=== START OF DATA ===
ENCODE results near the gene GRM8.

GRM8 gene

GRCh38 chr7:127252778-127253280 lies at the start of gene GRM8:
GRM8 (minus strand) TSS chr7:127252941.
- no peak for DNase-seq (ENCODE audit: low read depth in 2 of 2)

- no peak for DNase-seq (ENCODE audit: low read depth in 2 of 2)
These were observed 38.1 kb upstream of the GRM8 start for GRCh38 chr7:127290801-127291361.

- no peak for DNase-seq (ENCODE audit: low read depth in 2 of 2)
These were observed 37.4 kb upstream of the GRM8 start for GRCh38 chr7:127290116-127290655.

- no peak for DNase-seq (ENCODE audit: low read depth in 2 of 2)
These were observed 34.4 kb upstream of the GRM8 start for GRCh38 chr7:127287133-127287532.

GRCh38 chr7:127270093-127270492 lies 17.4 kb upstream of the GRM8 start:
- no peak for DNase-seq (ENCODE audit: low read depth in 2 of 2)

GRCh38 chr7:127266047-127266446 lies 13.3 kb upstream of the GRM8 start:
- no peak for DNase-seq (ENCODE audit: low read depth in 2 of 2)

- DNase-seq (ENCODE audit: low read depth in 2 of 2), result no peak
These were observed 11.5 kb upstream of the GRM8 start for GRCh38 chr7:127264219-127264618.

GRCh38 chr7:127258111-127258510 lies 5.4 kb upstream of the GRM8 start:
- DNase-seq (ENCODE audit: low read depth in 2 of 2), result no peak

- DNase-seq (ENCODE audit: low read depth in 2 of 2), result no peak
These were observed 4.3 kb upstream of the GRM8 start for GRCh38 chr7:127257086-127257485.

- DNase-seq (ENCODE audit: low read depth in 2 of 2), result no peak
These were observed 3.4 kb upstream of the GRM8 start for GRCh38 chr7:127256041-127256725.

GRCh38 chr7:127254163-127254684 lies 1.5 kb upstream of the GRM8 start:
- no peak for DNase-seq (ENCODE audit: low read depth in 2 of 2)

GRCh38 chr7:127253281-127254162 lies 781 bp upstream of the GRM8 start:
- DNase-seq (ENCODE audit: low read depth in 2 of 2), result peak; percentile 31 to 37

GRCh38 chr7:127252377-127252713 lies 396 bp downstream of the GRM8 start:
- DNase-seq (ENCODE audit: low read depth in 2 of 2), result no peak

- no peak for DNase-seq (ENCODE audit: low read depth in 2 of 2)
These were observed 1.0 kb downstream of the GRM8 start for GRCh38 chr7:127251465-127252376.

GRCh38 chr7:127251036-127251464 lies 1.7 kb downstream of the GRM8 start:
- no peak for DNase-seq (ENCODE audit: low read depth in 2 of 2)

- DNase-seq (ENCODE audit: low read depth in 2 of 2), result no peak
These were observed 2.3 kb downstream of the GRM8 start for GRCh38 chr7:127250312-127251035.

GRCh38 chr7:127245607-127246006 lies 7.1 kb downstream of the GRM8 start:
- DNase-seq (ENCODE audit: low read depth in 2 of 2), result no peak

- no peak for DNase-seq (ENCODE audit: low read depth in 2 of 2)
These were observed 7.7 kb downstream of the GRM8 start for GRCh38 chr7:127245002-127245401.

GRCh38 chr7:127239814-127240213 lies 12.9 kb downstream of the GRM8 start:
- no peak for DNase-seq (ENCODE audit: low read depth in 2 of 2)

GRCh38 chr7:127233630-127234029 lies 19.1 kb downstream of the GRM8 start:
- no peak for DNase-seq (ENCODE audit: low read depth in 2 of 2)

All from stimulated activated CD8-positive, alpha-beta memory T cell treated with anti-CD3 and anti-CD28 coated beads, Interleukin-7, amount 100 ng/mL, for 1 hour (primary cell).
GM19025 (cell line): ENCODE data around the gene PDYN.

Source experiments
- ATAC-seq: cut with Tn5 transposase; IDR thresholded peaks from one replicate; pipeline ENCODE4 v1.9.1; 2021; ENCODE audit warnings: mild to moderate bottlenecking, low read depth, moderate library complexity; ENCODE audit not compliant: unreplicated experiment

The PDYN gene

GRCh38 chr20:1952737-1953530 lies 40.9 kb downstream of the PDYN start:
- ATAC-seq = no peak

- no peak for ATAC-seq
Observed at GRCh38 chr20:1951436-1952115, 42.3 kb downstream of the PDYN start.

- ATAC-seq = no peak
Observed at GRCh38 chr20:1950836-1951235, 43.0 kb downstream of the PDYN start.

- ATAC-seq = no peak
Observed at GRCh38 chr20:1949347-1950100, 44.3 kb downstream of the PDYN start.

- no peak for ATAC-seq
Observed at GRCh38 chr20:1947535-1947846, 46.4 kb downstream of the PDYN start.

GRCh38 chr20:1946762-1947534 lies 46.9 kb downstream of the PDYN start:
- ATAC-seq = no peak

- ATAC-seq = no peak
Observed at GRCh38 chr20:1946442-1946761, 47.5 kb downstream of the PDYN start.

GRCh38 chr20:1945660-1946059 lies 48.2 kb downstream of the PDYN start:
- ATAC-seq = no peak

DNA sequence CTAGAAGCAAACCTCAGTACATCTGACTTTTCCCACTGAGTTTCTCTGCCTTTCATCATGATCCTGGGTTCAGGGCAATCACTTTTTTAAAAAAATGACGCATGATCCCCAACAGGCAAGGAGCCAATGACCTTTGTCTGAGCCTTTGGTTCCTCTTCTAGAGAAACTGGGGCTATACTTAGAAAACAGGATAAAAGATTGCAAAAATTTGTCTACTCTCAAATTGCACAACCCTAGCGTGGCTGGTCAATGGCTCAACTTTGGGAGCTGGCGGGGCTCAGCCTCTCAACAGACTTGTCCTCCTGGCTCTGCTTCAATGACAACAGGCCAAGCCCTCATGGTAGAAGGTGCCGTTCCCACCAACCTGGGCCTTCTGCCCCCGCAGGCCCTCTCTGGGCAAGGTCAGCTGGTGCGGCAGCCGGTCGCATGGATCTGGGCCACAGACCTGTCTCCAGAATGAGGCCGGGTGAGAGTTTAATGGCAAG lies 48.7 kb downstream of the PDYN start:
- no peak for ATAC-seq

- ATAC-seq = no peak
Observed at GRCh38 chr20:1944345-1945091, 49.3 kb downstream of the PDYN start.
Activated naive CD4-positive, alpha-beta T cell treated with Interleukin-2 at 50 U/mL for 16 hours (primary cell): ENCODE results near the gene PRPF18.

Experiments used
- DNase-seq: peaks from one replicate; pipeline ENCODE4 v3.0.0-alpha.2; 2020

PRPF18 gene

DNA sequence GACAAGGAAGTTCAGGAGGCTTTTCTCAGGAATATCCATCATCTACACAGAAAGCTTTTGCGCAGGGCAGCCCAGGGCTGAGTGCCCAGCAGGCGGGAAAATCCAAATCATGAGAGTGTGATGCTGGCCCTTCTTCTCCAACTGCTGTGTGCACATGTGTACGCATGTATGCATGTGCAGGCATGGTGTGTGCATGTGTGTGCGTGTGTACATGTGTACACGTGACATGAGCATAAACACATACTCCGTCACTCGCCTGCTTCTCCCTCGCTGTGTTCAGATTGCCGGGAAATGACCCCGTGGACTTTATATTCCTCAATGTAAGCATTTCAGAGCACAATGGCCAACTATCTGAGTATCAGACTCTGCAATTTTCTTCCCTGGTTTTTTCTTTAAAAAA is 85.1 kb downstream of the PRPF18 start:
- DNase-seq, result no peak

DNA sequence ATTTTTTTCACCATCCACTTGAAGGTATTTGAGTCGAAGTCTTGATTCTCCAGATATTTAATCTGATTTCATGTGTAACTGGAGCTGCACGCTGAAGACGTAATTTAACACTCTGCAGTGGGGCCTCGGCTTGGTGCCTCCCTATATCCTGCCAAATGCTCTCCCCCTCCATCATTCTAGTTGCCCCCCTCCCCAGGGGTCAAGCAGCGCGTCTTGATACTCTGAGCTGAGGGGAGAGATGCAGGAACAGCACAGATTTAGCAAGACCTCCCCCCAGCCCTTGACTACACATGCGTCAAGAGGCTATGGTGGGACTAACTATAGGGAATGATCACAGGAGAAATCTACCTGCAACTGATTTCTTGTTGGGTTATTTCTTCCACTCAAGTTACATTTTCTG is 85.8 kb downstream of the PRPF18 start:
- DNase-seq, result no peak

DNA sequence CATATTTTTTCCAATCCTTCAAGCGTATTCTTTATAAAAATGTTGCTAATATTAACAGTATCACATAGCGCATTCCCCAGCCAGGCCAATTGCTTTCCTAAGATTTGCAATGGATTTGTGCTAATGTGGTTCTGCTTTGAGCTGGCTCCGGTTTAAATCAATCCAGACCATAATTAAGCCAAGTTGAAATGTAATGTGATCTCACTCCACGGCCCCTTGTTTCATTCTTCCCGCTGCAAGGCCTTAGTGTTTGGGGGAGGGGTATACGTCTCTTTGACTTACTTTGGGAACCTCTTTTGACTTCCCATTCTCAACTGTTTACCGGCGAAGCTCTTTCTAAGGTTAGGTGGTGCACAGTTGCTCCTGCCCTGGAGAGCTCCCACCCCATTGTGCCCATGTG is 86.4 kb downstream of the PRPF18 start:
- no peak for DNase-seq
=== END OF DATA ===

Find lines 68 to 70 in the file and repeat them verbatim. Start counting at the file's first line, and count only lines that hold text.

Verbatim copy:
Observed at GRCh38 chr20:1944345-1945091, 49.3 kb downstream of the PDYN start.
Activated naive CD4-positive, alpha-beta T cell treated with Interleukin-2 at 50 U/mL for 16 hours (primary cell): ENCODE results near the gene PRPF18.

Experiments used